Longtime BlueCommunities Partner Making a Difference at Multiple Levels
As Javier Garcia speaks, he mixes up the two places, but refuses to correct himself, as though the mistake is in fact an accidental fortifier of the links – of the intractability – between Chiloé the island, and Chile the nation.
As though by a simple slip of the tongue he has made a new discovery in his work; realized that work in one place is never undertaken in isolation; that all action pushes beyond the boundaries of itself. That one place means another, and that the second place returns the favor. That we do not exist alone, anywhere on earth, however ‘remote’ we may seem to be (usually in the eyes of the occident).
Garcia is the founder of ÜÑÜ, a member organization of Plastic Oceans International’s BlueCommunities initiative. ÜÑÜ is a unique organization on the island and resolutely refuses to say what it is, partly because it is many things but also because “we keep doing different things.” In a world where we are constantly urged to better define ourselves so that others may know what we are, this resistance is not only refreshing, it feels somehow truthful…and human.
Although ÜÑÜ does not define itself, it does make a promise: that from its “virtuous mix” of activity and purpose “can only emerge good things.”
And where ÜÑÜ are concerned and involved, there are good things aplenty, in particular July 21 – 24, when Chiloé will host the first major pre-festival event of the second annual Trees & Seas Festival. This year the festival aims to plant 250,000 trees, clean over 5 million square meters of land and sea, and engage more than 100,000 young people with educational projects and workshops. The planting is taking place before the festival itself in order to make the most of the region’s best season for saplings, after devastating wildfires affected the region, its trees and residents in 2021.
And it all starts at the small town of Castro (population 34,000), on Chiloé island, with native tree planting of 6-8 local species, workshops, beach cleans, youth discussions, soil restoration – and a music festival.
“We know the work of ÜÑÜ from way back, years ago,” says Viviana Pinto, Executive Director for Plastic Oceans Chile. “How they are constantly focused on the health and prosperity of their beautiful home island of Chiloé, and in particular engage in reforestation on a landscape suffering ever more soil degradation. But also how their actions are not exclusively environmental – how they take the community on this journey with them, give local artisans relevance and bring the message home to local children through ongoing educational activity.”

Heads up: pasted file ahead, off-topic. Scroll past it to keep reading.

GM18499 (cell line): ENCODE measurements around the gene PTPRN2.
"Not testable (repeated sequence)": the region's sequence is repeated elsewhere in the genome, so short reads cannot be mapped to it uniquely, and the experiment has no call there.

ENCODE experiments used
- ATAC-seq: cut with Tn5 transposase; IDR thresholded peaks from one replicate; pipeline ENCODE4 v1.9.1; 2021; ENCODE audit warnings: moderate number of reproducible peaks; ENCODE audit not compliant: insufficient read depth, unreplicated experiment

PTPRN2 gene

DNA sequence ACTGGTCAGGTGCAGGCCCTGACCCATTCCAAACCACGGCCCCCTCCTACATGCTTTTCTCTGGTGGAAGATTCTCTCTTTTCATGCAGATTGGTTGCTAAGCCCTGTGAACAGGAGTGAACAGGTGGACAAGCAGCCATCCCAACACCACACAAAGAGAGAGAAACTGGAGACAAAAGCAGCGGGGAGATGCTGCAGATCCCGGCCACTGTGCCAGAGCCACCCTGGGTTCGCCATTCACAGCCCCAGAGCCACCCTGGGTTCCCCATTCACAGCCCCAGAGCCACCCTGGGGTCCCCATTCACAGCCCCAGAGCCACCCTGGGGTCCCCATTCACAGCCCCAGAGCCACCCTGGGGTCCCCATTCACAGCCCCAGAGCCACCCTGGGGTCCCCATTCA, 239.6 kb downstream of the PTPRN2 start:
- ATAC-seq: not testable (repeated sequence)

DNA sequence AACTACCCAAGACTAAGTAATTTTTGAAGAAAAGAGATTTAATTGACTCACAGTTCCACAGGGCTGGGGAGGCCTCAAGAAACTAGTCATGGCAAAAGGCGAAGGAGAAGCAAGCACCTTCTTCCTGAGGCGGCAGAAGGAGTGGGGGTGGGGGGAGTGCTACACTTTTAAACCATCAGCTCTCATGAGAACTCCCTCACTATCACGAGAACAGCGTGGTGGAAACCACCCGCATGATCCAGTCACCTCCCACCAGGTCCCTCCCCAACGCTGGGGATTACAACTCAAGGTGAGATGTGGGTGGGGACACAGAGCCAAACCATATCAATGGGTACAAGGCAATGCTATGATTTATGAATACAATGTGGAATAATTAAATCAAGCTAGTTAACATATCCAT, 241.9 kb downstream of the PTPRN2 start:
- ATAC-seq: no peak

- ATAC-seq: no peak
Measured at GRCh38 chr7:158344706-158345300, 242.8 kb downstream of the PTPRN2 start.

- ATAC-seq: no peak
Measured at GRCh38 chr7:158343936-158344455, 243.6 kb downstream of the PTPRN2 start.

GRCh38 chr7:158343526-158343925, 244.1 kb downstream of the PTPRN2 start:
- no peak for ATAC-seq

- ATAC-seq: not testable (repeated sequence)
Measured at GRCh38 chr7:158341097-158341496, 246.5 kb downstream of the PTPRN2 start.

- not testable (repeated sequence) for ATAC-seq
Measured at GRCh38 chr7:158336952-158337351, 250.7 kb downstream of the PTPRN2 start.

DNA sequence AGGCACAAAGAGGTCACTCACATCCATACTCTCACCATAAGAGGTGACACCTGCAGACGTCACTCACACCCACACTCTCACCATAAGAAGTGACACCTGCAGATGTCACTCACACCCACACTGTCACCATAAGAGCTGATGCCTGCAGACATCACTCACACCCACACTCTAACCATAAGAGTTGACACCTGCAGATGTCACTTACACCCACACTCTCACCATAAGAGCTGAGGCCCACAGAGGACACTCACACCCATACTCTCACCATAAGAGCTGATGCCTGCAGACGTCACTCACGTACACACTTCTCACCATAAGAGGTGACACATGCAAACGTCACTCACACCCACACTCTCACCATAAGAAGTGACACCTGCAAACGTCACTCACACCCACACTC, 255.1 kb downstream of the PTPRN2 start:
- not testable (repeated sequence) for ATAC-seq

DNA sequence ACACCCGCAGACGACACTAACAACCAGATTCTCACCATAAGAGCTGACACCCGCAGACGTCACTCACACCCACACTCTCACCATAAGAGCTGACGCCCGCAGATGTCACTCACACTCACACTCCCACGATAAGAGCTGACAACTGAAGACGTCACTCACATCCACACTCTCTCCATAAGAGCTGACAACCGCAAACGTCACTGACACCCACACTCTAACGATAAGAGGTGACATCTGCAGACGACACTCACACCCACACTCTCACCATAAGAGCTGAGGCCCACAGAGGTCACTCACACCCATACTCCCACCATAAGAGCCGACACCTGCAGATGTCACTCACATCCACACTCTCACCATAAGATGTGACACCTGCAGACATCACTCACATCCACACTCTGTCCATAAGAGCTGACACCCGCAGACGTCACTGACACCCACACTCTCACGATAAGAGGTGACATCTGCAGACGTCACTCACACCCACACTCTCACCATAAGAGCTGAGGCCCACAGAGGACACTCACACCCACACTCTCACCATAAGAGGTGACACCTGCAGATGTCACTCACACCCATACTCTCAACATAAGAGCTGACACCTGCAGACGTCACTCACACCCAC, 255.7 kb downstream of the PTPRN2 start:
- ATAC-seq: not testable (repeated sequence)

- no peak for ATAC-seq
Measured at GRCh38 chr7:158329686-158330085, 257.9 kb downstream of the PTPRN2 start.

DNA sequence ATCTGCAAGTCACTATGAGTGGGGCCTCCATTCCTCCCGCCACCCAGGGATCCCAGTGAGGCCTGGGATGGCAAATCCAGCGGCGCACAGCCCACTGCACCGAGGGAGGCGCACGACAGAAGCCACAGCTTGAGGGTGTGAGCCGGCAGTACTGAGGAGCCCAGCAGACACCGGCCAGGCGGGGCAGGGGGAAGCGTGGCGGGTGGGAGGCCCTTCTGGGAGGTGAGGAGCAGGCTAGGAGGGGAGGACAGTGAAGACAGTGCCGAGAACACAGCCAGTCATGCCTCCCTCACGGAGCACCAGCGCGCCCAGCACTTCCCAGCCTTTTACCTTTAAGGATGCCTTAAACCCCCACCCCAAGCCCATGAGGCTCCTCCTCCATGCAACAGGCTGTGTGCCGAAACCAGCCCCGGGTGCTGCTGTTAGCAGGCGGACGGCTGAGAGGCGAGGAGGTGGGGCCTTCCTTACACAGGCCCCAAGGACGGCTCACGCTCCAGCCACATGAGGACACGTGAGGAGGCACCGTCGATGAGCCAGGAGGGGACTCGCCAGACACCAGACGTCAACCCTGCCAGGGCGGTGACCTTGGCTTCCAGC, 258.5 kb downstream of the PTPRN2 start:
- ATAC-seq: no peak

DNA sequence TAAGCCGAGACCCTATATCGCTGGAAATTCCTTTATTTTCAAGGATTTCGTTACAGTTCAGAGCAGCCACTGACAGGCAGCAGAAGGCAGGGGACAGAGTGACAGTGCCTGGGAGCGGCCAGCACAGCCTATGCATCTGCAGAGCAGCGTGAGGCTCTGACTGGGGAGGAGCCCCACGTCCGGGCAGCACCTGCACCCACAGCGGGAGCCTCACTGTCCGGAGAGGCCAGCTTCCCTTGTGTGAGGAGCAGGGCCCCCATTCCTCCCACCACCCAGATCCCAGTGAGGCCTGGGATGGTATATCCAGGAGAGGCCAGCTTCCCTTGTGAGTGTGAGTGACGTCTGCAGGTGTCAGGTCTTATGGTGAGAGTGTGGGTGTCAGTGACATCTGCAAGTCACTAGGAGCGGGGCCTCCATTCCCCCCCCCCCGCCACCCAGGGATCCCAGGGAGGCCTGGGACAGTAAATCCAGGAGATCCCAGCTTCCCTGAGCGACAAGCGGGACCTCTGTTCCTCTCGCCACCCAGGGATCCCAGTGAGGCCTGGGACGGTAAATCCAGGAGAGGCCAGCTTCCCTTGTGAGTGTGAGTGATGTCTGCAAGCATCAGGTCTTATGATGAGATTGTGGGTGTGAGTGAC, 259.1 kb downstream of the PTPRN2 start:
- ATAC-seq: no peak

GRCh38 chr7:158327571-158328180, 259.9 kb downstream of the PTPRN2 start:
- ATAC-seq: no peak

Over the last decade, in fact, and despite its limited population, Chiloé has lost more than 10,000 hectares of native woodland to human use, primarily firewood, which helps Garcia to recognize that the challenge is not of one moment, but of a legacy: “My purpose is to leave a mark here on the island,” he says ,”from the reproduction of biodiversity, to systemic educational programs, to generating a virtuous link with the environment. ÜÑÜ, you see, is from the indigenous Mapuche language, Mapudungun. It’s a berry from these southern parts which has antioxidant properties. We humans, we can be toxic, but if we move consciously through the world we can also remove toxicity. Like the ÜÑÜ berry, we can be antioxidants.”
“At Plastic Oceans we’re really excited about this second edition of Trees & Seas,” says Pinto. “We can honestly say that even given the conditions we were living in during the pandemic last year, for that first edition we managed to plant 20,000 trees on Chiloé, with amazing local participation. So this year we can’t wait to see what can be achieved by being able to reach even more people in person with this message.”
For Plastic Oceans International, Trees & Seas is an emphatically international festival in its global potential, but local importance and action continues to be central to its drive and ambition.
And as with the 2021 program, the amazing, unique, stunning island of Chiloé continues to be at the heart of the matter. It all starts here again, on July 21, and may it never end, because we’re always better when we’re doing, when we’re out there and active, driving towards a better future.
With ÜÑÜ … we are stronger for that effort.
Jon Bonfiglio is a broadcast and print journalist, as well as Managing Editor for Plastic Oceans International’s written content.